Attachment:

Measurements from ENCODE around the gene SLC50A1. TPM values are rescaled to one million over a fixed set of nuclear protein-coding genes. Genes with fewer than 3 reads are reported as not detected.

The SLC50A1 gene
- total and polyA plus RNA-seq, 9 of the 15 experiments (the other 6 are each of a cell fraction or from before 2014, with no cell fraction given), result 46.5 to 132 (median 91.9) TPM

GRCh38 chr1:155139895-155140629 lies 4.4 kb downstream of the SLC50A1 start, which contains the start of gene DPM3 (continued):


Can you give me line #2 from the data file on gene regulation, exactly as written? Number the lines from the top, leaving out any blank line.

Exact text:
The SLC50A1 gene